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Prospects for Peak: Labor Issues and Supply-Chain Slowdowns Persist as Spending Expectations Climb

By Peter Van Alstine, SVP & GM, Retail Business Unit

To capitalize on strong holiday sales, retailers need to continue executing on supply chain transformation projects without disrupting operations.

Peak season always brings a mix of angst and opportunity. This year, tensions are running higher than usual as the retail industry grapples with hiring issues and production problems across the supply chain.

Stories about scarce labor, material shortages, and factory shutdowns are making headlines nearly every day. Factory shutdowns overseas are impacting shoe production for Nike, and soaring freight costs are hampering companies like Costco.

Retailers are used to seasonal surges. They stock up, bulk up, hire up, and go all-out to meet demand and satisfy customers. It’s the defining season for the industry. Everyone knows it’s coming, and everyone prepares. Plus, retailers have been weathering the impact of COVID-19 for more than a year, so they’ve gotten adept at dealing with fast-climbing eCommerce volumes and consumer expectations for multiple fulfillment options and short delivery windows. 

Still, the stakes are high.

eCommerce Continues to Climb

Holiday retail sales are likely to increase between 7% and 9% in 2021, according to Deloitte’s annual holiday retail forecast. That translates to holiday sales totaling $1.28 to $1.3 trillion during the November to January timeframe, according to Deloitte’s retail and distribution practice.

Specific to eCommerce, Deloitte is forecasting 11-15% growth, year-over-year, in eCommerce sales, which are projected to reach between $210 billion and $218 billion this holiday season.

To capitalize on strong holiday sales, companies need to stay focused on their efforts to streamline operations. Supply chain transformations are well underway at leading retailers, and the efficiencies they’ve gained have helped to offset the impact of the biggest ongoing challenge: attracting and retaining staff.

Customer Expectations and Labor Scarcity Challenge Fulfillment Operations

Despite boosting wages and offering a slew of perks, including sign-on and retention bonuses, retailers can’t find enough people.

Cloud-based talent specialist iCIMS, in its latest workforce report, finds that retailers face a widening gap between job openings and job applications. In the retail industry, there’s been a 44% decline in applications per opening since the start of the year, compared to a 19% decline across other industries. And the time to fill positions is lengthening: It now takes 40 days to fill a retail position, an increase of more than 21% since April, iCIMS reports.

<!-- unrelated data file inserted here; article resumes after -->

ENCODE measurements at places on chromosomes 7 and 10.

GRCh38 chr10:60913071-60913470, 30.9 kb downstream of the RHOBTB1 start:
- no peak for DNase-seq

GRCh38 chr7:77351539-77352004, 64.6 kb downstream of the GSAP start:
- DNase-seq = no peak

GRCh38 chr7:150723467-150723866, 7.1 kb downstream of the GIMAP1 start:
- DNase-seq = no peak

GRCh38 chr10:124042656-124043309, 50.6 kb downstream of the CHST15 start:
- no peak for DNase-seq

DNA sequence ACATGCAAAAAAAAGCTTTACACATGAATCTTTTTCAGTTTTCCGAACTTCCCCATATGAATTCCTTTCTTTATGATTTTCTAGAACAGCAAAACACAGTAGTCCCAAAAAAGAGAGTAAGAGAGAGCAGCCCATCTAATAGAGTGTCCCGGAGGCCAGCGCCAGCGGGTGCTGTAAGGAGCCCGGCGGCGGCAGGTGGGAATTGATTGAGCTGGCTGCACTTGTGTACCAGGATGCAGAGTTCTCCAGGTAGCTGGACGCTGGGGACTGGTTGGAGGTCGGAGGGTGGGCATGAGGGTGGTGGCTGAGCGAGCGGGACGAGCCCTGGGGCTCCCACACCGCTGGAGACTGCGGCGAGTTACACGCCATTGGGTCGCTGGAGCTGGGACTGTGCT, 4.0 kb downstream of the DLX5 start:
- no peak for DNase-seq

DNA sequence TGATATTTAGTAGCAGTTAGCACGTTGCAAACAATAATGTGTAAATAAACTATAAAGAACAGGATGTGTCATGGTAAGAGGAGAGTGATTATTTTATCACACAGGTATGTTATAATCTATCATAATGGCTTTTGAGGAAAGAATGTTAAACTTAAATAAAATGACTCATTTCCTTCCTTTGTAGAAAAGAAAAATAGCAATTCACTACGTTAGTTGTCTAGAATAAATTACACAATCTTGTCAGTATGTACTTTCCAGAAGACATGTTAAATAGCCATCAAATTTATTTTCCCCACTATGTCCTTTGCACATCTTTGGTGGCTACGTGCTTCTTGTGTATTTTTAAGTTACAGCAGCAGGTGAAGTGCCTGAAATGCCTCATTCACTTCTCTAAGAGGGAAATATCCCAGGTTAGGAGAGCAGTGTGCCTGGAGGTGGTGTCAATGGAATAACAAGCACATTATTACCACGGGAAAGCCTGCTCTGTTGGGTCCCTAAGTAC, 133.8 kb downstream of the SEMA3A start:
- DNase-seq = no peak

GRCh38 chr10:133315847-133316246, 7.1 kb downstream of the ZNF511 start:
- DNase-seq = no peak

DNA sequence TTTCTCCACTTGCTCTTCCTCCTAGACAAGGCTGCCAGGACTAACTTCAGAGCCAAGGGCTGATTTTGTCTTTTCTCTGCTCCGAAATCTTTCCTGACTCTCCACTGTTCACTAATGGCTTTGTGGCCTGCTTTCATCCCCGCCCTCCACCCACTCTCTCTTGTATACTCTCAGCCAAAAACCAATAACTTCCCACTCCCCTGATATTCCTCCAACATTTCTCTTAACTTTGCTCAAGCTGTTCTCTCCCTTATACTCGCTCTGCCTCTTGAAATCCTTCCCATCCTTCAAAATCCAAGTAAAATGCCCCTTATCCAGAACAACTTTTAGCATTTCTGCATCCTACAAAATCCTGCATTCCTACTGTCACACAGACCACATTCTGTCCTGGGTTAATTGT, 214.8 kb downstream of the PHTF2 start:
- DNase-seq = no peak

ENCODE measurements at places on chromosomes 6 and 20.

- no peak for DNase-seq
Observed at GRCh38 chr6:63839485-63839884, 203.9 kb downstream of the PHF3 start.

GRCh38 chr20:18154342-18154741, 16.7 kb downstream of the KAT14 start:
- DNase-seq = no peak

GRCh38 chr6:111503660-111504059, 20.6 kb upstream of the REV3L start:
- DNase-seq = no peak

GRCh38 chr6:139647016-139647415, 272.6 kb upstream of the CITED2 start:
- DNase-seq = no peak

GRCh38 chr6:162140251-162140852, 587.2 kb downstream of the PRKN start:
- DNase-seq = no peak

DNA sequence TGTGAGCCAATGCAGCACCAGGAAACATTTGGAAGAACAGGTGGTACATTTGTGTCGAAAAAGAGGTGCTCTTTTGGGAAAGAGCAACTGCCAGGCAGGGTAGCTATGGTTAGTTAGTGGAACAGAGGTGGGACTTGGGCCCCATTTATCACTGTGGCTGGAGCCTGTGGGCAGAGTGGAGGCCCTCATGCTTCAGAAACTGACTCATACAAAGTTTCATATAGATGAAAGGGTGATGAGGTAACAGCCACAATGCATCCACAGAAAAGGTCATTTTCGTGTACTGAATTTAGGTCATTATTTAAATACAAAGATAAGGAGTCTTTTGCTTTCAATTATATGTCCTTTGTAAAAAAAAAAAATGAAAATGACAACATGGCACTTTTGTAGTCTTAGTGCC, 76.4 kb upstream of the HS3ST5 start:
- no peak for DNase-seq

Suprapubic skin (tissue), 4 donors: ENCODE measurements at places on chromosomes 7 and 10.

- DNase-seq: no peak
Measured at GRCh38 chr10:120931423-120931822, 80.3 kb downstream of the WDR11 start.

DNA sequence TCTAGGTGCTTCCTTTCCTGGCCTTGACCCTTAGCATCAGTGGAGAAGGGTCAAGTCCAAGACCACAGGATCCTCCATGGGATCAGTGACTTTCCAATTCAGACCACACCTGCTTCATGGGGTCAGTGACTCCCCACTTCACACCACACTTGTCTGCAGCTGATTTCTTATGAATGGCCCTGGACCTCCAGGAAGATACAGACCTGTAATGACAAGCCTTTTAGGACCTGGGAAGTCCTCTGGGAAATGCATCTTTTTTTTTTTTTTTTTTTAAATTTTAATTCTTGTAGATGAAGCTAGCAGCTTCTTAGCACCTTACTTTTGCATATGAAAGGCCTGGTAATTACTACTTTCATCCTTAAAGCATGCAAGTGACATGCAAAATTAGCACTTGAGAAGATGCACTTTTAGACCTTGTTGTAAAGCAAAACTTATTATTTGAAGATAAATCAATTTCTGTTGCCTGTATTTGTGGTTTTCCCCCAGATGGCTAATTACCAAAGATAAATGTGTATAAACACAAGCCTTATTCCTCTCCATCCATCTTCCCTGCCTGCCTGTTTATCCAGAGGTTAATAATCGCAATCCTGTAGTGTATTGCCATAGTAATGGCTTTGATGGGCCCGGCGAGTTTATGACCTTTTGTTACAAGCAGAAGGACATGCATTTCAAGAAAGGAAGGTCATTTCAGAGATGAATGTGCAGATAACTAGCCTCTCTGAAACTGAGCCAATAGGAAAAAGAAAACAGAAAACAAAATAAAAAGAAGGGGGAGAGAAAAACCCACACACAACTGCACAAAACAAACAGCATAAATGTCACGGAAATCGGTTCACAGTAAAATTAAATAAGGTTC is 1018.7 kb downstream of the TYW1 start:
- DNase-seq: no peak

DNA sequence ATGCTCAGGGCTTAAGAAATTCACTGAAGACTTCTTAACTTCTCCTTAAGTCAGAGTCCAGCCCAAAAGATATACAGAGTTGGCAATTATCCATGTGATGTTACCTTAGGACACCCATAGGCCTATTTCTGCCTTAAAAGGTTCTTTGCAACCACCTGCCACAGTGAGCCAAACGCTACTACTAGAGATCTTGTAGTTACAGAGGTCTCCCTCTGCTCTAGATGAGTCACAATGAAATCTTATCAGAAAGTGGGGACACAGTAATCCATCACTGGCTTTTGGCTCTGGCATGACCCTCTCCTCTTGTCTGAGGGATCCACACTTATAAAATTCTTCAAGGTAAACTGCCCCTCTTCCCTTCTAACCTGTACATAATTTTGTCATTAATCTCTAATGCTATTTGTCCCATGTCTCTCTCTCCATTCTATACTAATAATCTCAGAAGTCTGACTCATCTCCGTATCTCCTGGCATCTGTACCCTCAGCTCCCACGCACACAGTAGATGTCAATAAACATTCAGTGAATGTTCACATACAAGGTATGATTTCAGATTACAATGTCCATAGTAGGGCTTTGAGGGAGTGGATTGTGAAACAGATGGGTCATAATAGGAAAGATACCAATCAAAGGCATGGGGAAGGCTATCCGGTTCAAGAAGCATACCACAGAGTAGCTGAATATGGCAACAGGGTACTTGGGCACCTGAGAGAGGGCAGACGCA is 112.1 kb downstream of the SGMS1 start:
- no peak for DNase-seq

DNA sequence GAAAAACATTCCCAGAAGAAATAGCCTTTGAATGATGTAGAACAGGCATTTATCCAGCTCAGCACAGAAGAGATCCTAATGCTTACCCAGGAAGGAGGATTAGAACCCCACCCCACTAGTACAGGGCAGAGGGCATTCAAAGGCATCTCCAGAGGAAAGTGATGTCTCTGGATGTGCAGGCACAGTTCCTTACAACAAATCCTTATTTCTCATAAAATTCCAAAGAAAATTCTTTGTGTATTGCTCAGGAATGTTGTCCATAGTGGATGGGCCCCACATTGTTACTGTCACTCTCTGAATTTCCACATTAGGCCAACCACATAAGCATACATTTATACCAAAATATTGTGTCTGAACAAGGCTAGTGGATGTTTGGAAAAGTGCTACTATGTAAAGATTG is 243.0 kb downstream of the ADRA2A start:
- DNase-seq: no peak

Labor isn’t the only challenge. Omnichannel expectations are high among consumers. They want shopping alternatives, speedy delivery, curbside pickup options, and more.

Retailers have long had to balance dueling priorities when it comes to peak season. They need to continue to plan and execute major technology enabled solutions that will position them to streamline operations and increase profitability. At the same time, they don’t want to interfere with the biggest shopping season of the year.

Now more than ever that balance is critical. No one wants to lose momentum on transformational supply chain automation projects, yet no one can afford to disrupt internal operations when external supply-chain factors beyond their control are already making it hard to do business. Advanced automation can help companies transform their store replenishment and eCommerce fulfillment operations *and* deal with labor shortages. The key is choosing projects strategically so that retailers can improve efficiency — freeing labor to focus on higher level activities — in a short time frame.

Robotic Automation is the Answer

At Berkshire Grey, we can help you identify advanced automation and robotics projects that will yield short-term gains and fit into a long-range roadmap for expanding automation capabilities. Some of the benefits of partnering with us include:

Modularity: Our systems are designed for modular deployments, and they’re designed to integrate with traditional warehouse automation systems. A robotic shuttle put wall, for example, can speed sortation throughput threefold, and it slips right into existing fulfillment spaces and processes.

Flexible purchasing options: Our robotics-as-a-service offerings are designed to ease capital expenditures. Rather than buying equipment outright, RaaS offers a means to get up and running, for a fixed monthly fee.

Continuous improvement: We can help you develop a business case for robotic automation, build a timeline for getting underway, and deliver results. But it doesn’t end there. With our analytics capabilities, we continue to look for ways to fine-tune systems and improve performance even after our technology is deployed.

Speed Up Your eCommerce Fulfillment Operations with Robotic Automation

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